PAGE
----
JH was upset about KR’s comments and began to work remotely as much as possible to avoid contact with her.
In March 2022 JH raised her concerns to a member of management, who suggested she file an internal human rights complaint. She filed that on March 9.
A disciplinary hearing was held on May 2, and KR was fired on May 18. Two days after, she gave a written apology to OPG that she asked to be sent to JH.
“I would like to apologize for offending you and making you feel uncomfortable in some conversations we have had in the past – that was never my intention, and I am deeply sorry that you felt the way you did following them. I should have been more sensitive and used different words when discussing certain topics. I should have never said what I did. I have had some time to reflect and realize the errors on my end and I am working to correct them for future situations. I hope you can someday forgive me,” it read.
The arbitrator noted there is a difference between treating people in a negative manner on the basis of race, which was not alleged in this case, and not supporting measures that single out a particular group for recognition or special treatment based on race.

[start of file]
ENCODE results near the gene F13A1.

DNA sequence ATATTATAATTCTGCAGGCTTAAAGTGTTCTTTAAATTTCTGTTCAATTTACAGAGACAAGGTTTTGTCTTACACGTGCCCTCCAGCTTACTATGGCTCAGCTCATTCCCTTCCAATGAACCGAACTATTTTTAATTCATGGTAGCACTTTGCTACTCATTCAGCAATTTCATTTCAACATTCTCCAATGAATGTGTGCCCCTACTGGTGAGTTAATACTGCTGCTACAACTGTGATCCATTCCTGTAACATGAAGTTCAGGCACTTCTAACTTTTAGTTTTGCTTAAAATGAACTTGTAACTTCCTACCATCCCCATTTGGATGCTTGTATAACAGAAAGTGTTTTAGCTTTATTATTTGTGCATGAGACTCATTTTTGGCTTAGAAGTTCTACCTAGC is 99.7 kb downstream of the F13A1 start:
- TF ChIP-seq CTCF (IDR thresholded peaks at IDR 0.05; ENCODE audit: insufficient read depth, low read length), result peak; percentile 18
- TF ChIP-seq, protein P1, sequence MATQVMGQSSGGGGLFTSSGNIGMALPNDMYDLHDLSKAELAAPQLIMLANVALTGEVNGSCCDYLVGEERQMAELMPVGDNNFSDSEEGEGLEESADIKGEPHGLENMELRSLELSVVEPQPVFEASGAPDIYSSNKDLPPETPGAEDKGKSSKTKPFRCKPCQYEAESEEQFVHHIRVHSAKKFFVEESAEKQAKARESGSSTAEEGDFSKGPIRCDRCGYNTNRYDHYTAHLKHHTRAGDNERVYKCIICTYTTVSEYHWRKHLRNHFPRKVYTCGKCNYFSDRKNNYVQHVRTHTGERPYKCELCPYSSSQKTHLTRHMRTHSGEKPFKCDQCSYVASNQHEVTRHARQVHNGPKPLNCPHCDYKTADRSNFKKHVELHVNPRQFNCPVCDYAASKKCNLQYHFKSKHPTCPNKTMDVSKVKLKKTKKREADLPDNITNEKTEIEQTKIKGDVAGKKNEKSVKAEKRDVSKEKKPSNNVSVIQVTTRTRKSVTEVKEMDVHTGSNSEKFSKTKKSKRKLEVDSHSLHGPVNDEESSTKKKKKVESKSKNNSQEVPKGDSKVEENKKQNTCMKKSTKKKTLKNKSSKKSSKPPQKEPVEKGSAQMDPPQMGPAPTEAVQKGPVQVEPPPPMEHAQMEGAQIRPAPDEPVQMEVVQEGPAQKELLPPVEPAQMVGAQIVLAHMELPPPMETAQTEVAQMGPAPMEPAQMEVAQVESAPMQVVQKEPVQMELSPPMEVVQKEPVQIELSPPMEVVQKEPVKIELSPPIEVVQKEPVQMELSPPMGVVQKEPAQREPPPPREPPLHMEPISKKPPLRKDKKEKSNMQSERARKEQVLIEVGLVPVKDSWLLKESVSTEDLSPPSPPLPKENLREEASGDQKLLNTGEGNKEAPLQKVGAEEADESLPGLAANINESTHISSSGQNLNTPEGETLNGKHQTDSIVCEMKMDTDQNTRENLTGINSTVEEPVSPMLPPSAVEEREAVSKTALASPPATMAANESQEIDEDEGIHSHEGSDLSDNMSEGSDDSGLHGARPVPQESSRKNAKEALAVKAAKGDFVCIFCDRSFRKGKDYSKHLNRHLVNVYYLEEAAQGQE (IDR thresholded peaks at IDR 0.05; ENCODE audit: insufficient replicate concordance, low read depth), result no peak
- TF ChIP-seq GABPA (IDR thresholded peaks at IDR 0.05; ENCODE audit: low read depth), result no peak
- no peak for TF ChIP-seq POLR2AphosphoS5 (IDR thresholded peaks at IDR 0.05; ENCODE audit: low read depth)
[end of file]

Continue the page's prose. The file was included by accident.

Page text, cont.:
“Whereas the former is contrary to human rights legislation, the latter is not a form of prohibited speech that engages the employer’s disciplinary power,” it said.
It did say the question about white history month was “provocative and careless.” But it warranted a non-disciplinary letter of expectation, “explaining that her comment had been upsetting to a co-worker and counselling her on the importance of being sensitive so that everyone feels welcome at the workplace.”
It did not rise to the level of disciplinable misconduct, it ruled.
OPG argued the suggestion that JH “play the Indian card” was sufficiently serious to warrant discharge.
But the arbitrator did not agree.
“It is clear to me is that the Employer’s response to the grievor’s conduct was out of proportion to what occurred. In my view, there is no basis upon which I could reasonably conclude that the grievor deserved to have her employment terminated by the Employer after 18 years of discipline-free service because of the comments she made to and/or in the presence of the Indigenous complainant,” it said.
While OPG said the apology letter should be given little weight because it was written post-termination, the arbitrator noted KR said at an early stage she felt bad she had upset JH and would have apologized to her.
The fact KR was acting in a supervisory role at the time was important, and needed to be taken into account. But, given all the circumstances, it ruled a one-day unpaid suspension was the appropriate penalty and OPG was ordered to reinstate her to her former position with no loss of seniority or compensation.
“A suspension of some duration, as opposed to a reprimand of some sort, for example, is appropriate to reinforce the fact that discriminatory comments of any kind cannot be tolerated in the workplace,” it said.
It also required KR to ” participate in whatever Indigenous-focused sensitivity and awareness training the Employer determines, in its discretion, to be appropriate.”
For more information, see Ontario Power Generation v Power Workers’ Union, 2023 CanLII 30400 (ON LA)